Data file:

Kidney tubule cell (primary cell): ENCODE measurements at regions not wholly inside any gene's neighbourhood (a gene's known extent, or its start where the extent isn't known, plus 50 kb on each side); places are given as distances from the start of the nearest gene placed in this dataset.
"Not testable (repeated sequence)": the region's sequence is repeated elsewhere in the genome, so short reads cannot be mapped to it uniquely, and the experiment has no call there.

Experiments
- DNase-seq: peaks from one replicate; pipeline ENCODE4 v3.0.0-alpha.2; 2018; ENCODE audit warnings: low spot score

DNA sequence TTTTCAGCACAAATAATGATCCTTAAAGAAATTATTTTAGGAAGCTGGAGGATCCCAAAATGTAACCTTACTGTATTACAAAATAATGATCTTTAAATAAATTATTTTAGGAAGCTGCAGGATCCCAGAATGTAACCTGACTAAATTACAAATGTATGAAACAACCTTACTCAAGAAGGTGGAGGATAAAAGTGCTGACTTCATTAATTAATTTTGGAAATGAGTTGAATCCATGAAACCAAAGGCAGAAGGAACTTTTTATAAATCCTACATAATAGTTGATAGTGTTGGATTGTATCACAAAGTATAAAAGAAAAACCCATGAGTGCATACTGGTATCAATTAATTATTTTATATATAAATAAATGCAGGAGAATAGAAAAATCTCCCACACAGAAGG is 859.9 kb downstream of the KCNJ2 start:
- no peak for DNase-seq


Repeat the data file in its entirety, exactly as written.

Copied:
Kidney tubule cell (primary cell): ENCODE measurements at regions not wholly inside any gene's neighbourhood (a gene's known extent, or its start where the extent isn't known, plus 50 kb on each side); places are given as distances from the start of the nearest gene placed in this dataset.
"Not testable (repeated sequence)": the region's sequence is repeated elsewhere in the genome, so short reads cannot be mapped to it uniquely, and the experiment has no call there.

Experiments
- DNase-seq: peaks from one replicate; pipeline ENCODE4 v3.0.0-alpha.2; 2018; ENCODE audit warnings: low spot score

DNA sequence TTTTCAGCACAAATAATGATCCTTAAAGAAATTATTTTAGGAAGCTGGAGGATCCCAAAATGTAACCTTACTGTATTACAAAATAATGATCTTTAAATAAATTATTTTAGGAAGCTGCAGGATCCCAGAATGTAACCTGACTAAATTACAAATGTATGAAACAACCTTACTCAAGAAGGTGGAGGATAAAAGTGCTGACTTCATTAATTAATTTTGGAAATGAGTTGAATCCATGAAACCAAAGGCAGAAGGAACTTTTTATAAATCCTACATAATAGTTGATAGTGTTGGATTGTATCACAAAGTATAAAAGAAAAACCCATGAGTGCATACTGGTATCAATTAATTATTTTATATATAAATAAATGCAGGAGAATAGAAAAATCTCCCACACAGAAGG is 859.9 kb downstream of the KCNJ2 start:
- no peak for DNase-seq